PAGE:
Agenda item

Somerset Safeguarding Adults Board (SSAB)

To receive the report.


The Committee considered a report from the Somerset Safeguarding Adults Board (SSAB). The report outlined the strong synergies exist between the work of the Somerset Safeguarding Adults Board (SSAB) and the Scrutiny for Policies, Adults and Health Committee, which has a valuable role in the assurance and accountability of the SSAB. The purpose of the report is to consult with Scrutiny for Policies, Adults and Health Committee in relation to the Strategic Plan for 2019/2022.


The Somerset Safeguarding Adults Board (SSAB or “the Board”) operates as an independently-chaired, multi-agency body under The Care Act 2014. It became statutory from April 2015. The main objective of the SSAB is to seek assurance that local safeguarding arrangements and partner organisations act to help and protect people aged 18 and over who:

·         have needs for care and support; and

·         are experiencing, or at risk of, abuse, neglect or exploitation; and

·         are unable to protect themselves from the risk of, or experience of, abuse or neglect as a result of their care and support needs.


The SSAB is required by The Care Act 2014 to produce and publish a strategic plan for each financial year. The plan must set out what the Board intends to do over the next year to help and protect adults at risk of abuse and neglect in Somerset during that timeframe. In common with many other Safeguarding Adults Boards, the Board chose to develop a three-year plan in 2016 that was refreshed annually. The Board propose to take a similar approach for the next strategic plan that will cover the period from April 2019 to March 2022.


The process of consultation forms the final element of the Strategic Plan. This has included using social media, listening to service users, listening to peer challenges and a well circulated newsletter. Directly consulting Scrutiny forms part of this exercise.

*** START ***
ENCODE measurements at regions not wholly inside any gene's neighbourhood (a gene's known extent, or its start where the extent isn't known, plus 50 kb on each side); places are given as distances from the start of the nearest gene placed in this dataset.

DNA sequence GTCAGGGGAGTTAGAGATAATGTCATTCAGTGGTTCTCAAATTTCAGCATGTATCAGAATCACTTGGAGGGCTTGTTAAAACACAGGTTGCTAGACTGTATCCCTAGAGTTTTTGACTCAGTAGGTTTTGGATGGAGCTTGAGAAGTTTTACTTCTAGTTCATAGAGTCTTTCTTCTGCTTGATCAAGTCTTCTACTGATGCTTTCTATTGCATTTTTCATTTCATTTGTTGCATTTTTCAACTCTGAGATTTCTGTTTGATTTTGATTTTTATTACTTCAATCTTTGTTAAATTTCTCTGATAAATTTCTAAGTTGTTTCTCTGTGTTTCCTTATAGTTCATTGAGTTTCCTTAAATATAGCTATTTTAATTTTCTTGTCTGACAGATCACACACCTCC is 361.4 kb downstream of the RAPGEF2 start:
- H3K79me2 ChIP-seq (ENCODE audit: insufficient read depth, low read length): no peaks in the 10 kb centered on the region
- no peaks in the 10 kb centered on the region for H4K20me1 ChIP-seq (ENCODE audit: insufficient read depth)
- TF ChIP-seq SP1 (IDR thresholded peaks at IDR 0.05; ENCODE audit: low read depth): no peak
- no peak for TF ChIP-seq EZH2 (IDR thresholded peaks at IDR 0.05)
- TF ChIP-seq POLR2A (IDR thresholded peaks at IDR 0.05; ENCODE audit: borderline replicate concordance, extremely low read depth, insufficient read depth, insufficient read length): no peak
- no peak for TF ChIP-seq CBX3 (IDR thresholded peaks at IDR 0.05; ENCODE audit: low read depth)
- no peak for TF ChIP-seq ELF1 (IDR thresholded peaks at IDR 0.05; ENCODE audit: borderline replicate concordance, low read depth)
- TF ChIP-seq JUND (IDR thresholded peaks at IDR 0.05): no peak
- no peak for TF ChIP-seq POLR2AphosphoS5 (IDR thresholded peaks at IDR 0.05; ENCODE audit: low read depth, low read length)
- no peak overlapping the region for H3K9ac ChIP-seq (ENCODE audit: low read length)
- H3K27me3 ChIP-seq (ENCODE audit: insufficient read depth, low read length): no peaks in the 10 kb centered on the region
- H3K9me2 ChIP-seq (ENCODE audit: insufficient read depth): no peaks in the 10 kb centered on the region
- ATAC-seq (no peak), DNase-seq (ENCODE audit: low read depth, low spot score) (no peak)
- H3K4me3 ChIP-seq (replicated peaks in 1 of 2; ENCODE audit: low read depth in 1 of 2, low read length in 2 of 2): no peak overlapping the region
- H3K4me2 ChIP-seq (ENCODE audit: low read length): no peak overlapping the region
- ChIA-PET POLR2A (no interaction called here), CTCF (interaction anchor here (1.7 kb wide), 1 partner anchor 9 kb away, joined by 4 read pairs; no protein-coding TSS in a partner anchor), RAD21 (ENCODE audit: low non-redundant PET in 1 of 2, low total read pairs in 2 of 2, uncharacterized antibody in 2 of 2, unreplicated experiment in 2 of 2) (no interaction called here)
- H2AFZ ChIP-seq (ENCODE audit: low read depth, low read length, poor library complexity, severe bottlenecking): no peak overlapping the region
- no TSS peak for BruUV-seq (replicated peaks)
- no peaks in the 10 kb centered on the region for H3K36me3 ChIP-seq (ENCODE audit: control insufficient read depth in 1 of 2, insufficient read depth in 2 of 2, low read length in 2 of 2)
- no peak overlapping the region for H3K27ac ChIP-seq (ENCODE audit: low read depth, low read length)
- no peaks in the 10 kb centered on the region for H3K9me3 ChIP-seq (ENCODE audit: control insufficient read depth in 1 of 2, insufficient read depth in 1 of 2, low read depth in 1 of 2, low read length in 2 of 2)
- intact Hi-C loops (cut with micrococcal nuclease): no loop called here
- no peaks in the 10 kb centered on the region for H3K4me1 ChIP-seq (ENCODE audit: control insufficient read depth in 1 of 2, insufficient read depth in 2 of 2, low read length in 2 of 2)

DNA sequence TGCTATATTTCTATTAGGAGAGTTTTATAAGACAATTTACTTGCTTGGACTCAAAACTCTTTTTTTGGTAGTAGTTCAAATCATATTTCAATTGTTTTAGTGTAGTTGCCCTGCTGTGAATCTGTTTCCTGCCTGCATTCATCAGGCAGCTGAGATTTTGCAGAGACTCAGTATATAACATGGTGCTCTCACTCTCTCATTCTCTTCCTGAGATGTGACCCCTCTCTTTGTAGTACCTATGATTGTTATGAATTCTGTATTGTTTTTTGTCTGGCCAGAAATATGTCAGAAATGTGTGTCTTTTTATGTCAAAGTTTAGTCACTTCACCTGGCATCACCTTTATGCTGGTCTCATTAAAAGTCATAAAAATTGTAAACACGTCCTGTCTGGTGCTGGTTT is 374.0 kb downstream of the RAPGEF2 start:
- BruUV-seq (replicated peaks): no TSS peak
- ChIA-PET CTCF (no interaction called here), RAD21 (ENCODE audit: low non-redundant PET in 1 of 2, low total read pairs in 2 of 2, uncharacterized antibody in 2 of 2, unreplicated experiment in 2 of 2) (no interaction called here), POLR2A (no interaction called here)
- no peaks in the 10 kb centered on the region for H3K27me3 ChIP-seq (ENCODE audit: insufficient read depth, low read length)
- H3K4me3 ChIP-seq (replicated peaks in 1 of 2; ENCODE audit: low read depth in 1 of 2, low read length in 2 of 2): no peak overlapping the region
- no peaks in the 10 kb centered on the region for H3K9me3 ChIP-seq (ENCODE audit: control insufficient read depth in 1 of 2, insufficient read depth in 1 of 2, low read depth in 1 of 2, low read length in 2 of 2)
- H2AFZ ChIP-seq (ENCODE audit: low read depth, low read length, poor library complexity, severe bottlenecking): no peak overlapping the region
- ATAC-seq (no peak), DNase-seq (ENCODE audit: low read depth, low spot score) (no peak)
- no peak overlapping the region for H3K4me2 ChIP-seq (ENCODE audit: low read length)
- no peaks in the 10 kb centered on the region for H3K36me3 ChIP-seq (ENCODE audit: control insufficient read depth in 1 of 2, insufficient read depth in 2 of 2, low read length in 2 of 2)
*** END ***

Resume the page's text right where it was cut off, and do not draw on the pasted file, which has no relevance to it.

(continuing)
The Committee welcomed the comprehensive report and during discussion the following areas were discussed: -

·         The Committee were interested to hear how dynamic the pan was and how quickly it could respond to changes and new challenges. The events at Mendip House was an example of how events can arise unexpectedly. The Committee were assured that the Safeguarding Board were quick to learn from this and it resulted in more robust understanding of the risks. Another challenge has been the County Lines activities. This has in the main involved young people in the movement of illegal drugs, but vulnerable young adults have been targeted. By raising this there has been a concerted multi-agency response which has heightened awareness of the risk. 

·         The Committee sought reassurance that Somerset was striving to be a difficult area for County Lines to operate and not a soft target. To this end the Committee were keen to make sure the transition from Child Services to Adult Services was a smooth one and that the was a focus on making sure this transition was fully supported.

·         The Committee wanted to make sure that the wider aspects of exploitation were covered. These included community based, social media and coercive control were all considered and included in the safeguarding plans. They were informed that this was all covered and the partnerships that the Safeguarding Board had ensured that all were aware of the risks. Telephone and internet-based scams were also discussed. The emphasis here was to make sure people are able to look after themselves by being aware of this type of scam.

·         The Committee were pleased to hear that there was a proactive approach to safeguarding but wanted to know which other agencies were included. The Committee were informed that all agencies with a statutory responsibility were involved and many had Board members in common; including the Fire Service.

·         The Committee sought reassurance that vulnerable people would not ‘fall through the safeguarding net’.  They were told that communication between all the agencies with a statutory responsibility has improved communication, shared lessons learnt, undertook joint planning and had ‘spot test’ audits to support the peer challenge approach.

·         The Committee asked if it was clear to Somerset residents where they should go if there were concerns about safeguarding. They were informed that Somerset is a ground-breaking council in the area and the model used here has been shared at a national level. Somerset Direct is the single point of contact and access to the services and through a system of case file audits and routine assessments the service can be confident that no-one should be missed.


The Scrutiny for Policies, Adults and Health Committee:


Noted the contents of the report alongside the draft 2019-22 Strategic



Agreed to continue to promote adult safeguarding across the County Council and in commissioned services.

Supporting documents: